Page 1: A competitive market
The UK financial services sector has become increasingly competitive as a result of several changes. Successive UK governments have looked to encourage competition in financial services so as to give customers a better deal. An important development in this area was the so-called Big Bang in 1986. This opened up competition between firms on the London Stock Exchange, and also developed competition for High Street banking services, with new firms becoming eligible to apply for licences to carry out banking activities. Thereafter, individual institutions could carry out a range of functions such as personal banking, insurance, and offering mortgages, and the traditional distinctions between banks, building societies and insurance companies became blurred.
In particular, the Building Societies Act enabled (but did not require) building societies that had previously concentrated on offering savings and investment accounts and granting mortgages to provide a full range of banking services (e.g. current accounts, overdrafts, loans, provision of credit cards).
Given this opportunity to become banks, many building societies changed their legal status. Previously many had been mutual benefit societies run on behalf of their members (people with investment accounts). Many became public limited companies with shares quoted on the London Stock Exchange. This enabled them to raise additional finance to compete in the rapidly expanding financial services market. With increasing affluence, more and more people were seeking mortgages through which to become homeowners. They also bought other financial products e.g. private pension plans and new savings accounts (for example to save for their children's university education) etc.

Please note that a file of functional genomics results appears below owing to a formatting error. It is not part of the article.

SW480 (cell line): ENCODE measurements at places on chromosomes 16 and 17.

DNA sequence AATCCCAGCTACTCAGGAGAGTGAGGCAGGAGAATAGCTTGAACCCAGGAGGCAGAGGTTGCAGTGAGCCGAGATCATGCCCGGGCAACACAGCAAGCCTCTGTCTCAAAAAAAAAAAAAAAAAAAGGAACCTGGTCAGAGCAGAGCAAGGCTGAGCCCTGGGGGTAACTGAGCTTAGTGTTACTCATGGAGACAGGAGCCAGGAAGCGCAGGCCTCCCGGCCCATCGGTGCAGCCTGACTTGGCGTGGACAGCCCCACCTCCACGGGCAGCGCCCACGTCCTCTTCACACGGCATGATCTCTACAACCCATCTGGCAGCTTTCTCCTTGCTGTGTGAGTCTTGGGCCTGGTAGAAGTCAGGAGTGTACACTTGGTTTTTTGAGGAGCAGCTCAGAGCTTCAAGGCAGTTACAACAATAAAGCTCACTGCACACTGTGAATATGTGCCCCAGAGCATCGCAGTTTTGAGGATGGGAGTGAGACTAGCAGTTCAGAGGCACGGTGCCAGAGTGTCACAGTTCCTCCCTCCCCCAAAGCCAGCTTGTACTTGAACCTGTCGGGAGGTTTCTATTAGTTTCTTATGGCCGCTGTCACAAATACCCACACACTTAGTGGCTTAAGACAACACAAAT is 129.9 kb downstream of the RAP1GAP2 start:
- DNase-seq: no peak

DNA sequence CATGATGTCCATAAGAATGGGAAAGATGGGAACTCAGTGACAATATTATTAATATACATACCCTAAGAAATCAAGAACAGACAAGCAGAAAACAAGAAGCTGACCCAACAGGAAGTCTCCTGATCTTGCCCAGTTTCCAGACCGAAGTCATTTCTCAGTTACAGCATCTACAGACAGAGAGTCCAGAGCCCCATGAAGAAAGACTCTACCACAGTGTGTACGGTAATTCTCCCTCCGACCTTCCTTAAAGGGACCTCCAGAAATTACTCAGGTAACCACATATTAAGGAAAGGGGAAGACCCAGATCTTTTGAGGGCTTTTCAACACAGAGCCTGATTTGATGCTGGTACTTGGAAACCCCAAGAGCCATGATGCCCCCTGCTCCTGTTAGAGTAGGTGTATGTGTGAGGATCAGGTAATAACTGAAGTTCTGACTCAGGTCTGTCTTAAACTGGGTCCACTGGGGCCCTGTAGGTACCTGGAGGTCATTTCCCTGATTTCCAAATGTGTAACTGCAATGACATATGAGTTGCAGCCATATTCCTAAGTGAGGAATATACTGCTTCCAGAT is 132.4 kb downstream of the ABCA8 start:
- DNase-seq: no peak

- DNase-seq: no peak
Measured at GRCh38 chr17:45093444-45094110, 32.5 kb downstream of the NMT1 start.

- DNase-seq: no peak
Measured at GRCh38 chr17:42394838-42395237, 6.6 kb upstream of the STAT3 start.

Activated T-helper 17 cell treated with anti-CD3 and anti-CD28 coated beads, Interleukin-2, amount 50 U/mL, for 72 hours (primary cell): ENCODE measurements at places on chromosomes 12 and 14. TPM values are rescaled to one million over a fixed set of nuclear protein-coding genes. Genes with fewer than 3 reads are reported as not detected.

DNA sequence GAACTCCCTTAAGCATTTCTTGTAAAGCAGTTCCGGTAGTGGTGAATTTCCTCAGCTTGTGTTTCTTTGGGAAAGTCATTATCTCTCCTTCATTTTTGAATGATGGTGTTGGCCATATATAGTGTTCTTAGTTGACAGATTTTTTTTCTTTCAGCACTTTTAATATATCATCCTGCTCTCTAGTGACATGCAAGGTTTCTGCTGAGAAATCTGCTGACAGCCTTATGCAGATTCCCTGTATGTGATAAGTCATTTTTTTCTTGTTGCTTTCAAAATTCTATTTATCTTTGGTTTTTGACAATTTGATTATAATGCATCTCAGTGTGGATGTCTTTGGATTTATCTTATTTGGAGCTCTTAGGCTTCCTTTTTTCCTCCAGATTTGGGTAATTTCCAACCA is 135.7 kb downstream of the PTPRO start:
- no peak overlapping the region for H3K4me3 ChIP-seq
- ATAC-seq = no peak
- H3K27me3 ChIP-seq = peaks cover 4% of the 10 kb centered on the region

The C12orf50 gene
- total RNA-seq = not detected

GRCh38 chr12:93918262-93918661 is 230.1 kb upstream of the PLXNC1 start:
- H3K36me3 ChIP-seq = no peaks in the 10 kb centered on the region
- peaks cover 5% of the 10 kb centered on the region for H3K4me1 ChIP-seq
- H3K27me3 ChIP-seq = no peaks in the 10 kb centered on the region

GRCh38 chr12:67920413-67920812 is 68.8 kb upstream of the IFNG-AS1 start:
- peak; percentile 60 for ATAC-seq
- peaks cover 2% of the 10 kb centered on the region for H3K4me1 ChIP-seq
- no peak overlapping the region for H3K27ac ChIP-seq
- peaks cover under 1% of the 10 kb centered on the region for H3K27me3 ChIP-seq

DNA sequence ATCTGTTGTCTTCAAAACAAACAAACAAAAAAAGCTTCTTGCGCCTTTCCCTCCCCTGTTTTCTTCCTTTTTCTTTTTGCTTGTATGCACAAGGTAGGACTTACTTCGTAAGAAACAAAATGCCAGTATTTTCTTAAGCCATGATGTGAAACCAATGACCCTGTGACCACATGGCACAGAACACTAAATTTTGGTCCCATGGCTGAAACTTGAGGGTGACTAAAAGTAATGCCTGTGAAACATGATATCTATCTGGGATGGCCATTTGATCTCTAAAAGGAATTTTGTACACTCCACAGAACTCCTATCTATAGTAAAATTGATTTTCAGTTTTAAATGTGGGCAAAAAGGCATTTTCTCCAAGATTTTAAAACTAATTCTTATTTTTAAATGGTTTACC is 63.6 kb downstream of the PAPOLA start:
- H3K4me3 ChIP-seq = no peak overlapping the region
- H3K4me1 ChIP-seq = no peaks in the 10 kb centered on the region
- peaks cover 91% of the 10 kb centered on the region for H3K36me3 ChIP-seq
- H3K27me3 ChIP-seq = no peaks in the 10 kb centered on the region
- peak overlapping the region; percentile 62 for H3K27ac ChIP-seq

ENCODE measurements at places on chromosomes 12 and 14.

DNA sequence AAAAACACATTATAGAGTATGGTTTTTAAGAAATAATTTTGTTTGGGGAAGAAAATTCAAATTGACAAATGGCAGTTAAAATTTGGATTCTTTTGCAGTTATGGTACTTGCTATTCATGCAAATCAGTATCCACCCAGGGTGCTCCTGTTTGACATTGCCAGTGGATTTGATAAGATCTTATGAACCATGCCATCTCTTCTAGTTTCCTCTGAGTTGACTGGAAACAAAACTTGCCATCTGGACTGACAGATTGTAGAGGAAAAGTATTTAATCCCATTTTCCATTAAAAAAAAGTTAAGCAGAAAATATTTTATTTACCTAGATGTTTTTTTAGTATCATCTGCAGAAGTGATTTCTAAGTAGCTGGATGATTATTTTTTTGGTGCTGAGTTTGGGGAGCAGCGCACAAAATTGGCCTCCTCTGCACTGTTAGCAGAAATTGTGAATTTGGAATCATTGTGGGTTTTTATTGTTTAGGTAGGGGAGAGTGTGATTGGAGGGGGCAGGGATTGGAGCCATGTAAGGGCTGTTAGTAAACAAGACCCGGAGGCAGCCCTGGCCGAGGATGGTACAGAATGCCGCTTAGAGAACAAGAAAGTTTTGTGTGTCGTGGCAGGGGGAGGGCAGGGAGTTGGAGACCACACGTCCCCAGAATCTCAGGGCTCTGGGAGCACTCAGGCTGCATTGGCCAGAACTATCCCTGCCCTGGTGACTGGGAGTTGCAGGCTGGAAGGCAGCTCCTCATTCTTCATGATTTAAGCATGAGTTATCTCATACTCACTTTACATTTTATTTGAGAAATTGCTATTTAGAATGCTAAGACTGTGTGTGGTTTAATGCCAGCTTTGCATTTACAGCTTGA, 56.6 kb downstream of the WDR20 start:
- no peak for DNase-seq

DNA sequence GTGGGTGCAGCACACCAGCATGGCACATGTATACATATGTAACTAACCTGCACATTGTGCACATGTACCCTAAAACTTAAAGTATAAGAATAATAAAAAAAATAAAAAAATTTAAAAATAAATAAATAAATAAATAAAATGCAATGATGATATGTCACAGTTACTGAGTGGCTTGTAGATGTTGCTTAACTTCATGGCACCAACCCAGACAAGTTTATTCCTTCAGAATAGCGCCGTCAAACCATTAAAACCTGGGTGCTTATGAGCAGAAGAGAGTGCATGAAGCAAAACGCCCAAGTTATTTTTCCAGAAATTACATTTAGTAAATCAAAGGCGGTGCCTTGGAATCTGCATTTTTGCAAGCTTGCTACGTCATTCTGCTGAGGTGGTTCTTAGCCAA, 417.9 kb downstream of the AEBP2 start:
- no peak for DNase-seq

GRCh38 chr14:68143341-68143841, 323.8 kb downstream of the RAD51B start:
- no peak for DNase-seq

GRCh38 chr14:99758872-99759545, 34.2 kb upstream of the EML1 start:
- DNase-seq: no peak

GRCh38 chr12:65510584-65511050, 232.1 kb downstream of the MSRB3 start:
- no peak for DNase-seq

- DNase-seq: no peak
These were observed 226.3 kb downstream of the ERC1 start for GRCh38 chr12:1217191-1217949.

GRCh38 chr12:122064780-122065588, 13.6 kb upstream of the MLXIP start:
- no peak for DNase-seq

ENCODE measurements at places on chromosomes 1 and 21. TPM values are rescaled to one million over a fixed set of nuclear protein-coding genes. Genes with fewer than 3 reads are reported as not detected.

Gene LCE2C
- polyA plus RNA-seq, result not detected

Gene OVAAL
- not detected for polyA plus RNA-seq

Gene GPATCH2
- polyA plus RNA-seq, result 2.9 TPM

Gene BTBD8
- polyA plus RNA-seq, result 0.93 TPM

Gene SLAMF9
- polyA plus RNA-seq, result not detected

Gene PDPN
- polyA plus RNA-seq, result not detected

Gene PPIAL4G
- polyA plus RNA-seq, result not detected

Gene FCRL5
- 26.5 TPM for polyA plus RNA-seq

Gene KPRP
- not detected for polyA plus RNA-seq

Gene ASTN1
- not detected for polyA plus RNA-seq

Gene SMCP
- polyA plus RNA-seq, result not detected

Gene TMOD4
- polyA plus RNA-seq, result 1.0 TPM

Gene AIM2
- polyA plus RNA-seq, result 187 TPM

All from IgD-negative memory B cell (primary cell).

In this new, competitive market the many providers of financial services are seeking to sell a large number of different investment and savings accounts, current and deposit accounts, mortgages, loans, insurance policies, cash cards, credit cards, etc. These products are targeted at specific market segments e.g. mortgages for home buyers, savings accounts for those with surplus funds, equity release schemes for elderly home owners. Unfortunately, from the consumer's viewpoint, sellers still tend to take a product-led view: instead of discovering what customers want, they offer whatever they find most convenient to provide.
Other changes in the market included the development of 24-hour telephone and Internet banking. This provides a new platform for banks to deal directly with customers and have a different relationship with them.